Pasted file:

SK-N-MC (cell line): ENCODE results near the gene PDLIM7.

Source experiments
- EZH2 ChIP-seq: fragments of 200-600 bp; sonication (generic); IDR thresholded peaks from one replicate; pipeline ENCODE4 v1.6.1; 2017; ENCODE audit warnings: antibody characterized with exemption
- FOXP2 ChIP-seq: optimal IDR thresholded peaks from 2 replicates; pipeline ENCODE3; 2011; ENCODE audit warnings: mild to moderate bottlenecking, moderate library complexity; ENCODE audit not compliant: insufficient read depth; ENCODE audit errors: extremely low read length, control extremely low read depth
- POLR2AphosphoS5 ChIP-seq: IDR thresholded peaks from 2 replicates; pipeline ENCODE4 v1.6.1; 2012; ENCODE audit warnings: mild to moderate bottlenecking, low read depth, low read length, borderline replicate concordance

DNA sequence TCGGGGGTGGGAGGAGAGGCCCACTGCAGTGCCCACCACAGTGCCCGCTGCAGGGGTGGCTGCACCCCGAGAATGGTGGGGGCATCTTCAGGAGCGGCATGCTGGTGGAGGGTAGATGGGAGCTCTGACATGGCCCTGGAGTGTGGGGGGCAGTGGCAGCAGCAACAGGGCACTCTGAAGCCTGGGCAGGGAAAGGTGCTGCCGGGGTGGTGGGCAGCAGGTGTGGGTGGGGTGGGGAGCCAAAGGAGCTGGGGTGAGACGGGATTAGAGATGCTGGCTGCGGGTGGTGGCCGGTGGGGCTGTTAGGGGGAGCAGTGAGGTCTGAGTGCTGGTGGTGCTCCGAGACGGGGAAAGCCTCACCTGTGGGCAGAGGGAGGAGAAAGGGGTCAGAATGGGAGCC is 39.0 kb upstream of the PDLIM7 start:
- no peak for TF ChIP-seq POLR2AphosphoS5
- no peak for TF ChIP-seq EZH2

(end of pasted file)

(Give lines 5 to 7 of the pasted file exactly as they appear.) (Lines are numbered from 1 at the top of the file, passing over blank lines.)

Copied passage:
- POLR2AphosphoS5 ChIP-seq: IDR thresholded peaks from 2 replicates; pipeline ENCODE4 v1.6.1; 2012; ENCODE audit warnings: mild to moderate bottlenecking, low read depth, low read length, borderline replicate concordance

DNA sequence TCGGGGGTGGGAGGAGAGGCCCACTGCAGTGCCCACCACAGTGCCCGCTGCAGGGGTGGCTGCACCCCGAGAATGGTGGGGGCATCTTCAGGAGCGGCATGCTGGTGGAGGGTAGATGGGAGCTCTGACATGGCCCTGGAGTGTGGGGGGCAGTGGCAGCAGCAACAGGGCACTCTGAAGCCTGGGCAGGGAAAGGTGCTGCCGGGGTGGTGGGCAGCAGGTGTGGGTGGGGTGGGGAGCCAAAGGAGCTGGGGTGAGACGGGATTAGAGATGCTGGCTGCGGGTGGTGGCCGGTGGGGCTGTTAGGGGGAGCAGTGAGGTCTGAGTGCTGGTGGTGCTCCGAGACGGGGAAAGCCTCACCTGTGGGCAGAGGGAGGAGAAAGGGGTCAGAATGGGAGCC is 39.0 kb upstream of the PDLIM7 start:
- no peak for TF ChIP-seq POLR2AphosphoS5